The glycemic index (GI) is a system that has been developed that is quick and easy to use. The primary purpose of the index is to quickly summarize how different carbohydrates influence blood sugar levels. Since all foods vary in their nutritional and chemical composition, it is no great surprise that foods also have different GI numbers. As it turns out, these numbers can vary wildly from one food or one type of food to another.

While it may be easy to become confused by the index, there is a straightforward way of understanding the index and what it means to one's overall health. Foods with a high index value release glucose into the bloodstream quickly. Conversely, those foods with low glycemic index value will release glucose into the blood stream slowly. This process helps avoid the highs and subsequent crashes associated with high glycemic foods. Of course, foods fall across the spectrum from low to high and everywhere in between.

Foods with low glycemic index are also foods that are usually healthy and packed with nutrition. For example, most fruits and vegetables are on the list of foods with low glycemic index. However, there are a couple of notable exceptions, such as watermelon and potatoes. While watermelon may be packed with nutrition, it is one of the few examples of a fruit that is not low on the index. Many people would automatically consider a potato to be healthy, yet white potatoes are high on the GI. Watermelons and potatoes underscore an important point. One must not assume that a food is high or low on the glycemic index. It is important to consult your index list before making an assumption.

Many of the foods with low glycemic index are also healthy foods loaded down with antioxidants and anti-cancer properties. For example, blueberries, raspberries and other berries have numerous benefits including being low on the index. With factors like these in mind, is possible to use the index list to greatly increase the quality of an overall diet.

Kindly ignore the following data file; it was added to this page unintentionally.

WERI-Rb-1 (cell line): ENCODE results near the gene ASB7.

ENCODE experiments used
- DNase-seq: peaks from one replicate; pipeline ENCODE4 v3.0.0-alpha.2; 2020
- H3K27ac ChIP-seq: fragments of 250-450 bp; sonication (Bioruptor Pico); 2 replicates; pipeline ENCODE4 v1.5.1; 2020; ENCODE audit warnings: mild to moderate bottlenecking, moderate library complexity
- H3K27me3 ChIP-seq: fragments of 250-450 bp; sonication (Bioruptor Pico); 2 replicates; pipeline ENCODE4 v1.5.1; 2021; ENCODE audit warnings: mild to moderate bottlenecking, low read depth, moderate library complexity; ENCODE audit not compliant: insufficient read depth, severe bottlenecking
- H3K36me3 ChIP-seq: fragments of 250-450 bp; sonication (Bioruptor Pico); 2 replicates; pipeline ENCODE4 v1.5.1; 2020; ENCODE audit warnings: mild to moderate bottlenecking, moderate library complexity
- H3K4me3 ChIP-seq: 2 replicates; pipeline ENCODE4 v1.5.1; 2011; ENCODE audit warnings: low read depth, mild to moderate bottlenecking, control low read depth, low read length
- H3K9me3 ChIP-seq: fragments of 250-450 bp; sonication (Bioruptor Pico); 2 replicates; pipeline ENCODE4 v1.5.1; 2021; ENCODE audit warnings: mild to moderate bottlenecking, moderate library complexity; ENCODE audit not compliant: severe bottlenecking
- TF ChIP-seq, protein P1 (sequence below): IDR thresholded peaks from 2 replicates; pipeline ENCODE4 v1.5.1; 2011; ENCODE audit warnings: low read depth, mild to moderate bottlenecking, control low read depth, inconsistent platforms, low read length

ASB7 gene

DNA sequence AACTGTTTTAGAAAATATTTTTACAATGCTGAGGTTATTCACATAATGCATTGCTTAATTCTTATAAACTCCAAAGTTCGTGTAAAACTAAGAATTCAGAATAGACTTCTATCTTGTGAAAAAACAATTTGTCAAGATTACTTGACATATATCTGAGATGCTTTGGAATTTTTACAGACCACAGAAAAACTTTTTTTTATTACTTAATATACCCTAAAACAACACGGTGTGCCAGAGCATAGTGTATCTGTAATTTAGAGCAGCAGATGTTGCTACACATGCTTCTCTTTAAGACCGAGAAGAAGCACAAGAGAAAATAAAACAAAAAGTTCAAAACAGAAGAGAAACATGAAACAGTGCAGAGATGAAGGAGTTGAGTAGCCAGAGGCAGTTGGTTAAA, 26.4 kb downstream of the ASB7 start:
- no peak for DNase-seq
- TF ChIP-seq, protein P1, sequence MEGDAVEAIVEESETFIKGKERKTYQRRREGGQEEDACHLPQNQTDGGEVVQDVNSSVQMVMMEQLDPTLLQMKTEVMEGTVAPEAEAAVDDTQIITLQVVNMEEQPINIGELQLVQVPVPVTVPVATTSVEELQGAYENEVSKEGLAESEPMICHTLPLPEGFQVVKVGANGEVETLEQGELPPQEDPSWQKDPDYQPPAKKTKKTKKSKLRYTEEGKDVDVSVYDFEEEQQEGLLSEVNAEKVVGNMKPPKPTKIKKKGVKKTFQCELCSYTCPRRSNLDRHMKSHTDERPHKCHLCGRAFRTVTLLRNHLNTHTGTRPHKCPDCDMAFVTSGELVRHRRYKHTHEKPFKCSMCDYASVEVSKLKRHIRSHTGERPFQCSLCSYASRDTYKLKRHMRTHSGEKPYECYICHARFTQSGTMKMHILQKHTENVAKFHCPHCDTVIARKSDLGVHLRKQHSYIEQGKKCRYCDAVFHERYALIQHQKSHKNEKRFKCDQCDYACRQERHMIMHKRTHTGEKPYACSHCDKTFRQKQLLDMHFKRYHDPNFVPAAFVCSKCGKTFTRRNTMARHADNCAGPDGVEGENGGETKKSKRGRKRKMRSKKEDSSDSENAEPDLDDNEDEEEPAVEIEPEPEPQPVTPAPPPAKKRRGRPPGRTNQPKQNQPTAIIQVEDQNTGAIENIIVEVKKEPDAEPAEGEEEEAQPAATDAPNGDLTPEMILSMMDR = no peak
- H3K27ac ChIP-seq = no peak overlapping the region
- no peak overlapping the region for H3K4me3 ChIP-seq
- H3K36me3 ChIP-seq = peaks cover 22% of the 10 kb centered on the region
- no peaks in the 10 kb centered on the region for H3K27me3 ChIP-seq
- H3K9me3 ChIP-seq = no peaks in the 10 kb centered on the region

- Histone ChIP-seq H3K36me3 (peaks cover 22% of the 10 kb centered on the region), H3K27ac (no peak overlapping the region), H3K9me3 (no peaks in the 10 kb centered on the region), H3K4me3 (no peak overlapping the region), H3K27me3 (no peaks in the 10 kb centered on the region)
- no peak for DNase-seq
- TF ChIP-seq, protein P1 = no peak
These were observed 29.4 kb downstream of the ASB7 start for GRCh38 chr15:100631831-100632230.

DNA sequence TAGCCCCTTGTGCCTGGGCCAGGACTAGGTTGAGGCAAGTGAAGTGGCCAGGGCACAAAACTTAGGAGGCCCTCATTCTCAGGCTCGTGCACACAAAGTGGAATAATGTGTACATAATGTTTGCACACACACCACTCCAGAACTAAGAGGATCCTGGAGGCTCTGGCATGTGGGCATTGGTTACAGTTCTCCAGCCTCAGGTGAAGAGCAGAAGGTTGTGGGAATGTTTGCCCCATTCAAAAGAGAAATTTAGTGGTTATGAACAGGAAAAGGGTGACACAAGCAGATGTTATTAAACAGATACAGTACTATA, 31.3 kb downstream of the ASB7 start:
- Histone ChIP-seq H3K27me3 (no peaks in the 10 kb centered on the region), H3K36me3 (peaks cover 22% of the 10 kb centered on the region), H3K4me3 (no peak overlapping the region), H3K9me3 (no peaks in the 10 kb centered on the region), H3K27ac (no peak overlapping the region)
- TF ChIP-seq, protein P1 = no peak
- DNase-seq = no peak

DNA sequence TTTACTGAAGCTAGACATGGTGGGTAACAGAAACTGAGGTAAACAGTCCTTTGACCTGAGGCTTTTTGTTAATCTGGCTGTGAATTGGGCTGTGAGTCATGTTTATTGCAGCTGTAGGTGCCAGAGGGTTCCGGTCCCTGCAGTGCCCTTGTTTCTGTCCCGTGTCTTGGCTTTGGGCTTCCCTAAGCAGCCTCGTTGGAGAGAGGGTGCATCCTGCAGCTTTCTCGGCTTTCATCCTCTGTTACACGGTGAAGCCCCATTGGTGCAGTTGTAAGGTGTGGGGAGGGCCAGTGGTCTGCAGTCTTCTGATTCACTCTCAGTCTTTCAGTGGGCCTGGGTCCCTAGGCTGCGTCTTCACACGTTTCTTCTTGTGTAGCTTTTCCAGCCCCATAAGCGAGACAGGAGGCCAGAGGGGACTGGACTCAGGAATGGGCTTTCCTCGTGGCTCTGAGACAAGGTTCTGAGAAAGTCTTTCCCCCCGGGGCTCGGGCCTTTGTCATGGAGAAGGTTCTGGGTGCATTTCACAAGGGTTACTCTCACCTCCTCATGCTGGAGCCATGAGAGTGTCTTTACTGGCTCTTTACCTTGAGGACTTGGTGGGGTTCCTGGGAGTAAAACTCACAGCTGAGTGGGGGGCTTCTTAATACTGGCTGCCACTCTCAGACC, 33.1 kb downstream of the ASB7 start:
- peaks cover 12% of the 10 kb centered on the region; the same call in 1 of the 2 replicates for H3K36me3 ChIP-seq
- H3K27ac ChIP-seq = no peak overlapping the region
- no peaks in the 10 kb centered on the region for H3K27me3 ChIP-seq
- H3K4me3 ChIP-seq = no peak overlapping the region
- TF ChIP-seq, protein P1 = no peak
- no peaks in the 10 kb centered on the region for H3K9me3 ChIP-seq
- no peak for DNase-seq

In fact, if you eat foods primarily low on the glycemic index, you will almost exclusively be eating foods that are nutritious and healthy. For example, some of the lowest foods on the index are nutritional powerhouses such as spinach, broccoli, Brussels sprouts and peppers. These vegetables are loaded down with vitamins and minerals and an array of disease fighting compounds.

Of course, it is not just fruits and vegetables that are foods with low glycemic index . Foods such as white bread and most breakfast cereals are very high on the GI; however, there are alternatives such as buckwheat and oats, which are somewhat lower on the index list.

Those looking to eat foods that are low on the index chart are in luck as most of the low glycemic foods are also quite healthy. Most nuts, for example, are low on the GI, as are some breads like pumpernickel and sourdough. The bottom line is that there are lots of foods with low glycemic index . While you might have to change around your eating habits to incorporate them, odds are your body will thank you in the long run.

Author's Bio: 

Jonathan is main contributor and co-creator of the new Glycemic Index info based web-site: . Get lots more info there on Foods with Low Glycemic Index and also check out our free 10-part mini-eCourse, “Glycemic Index Secrets”, it might be all you’ll ever need (and did I mention it was free!!)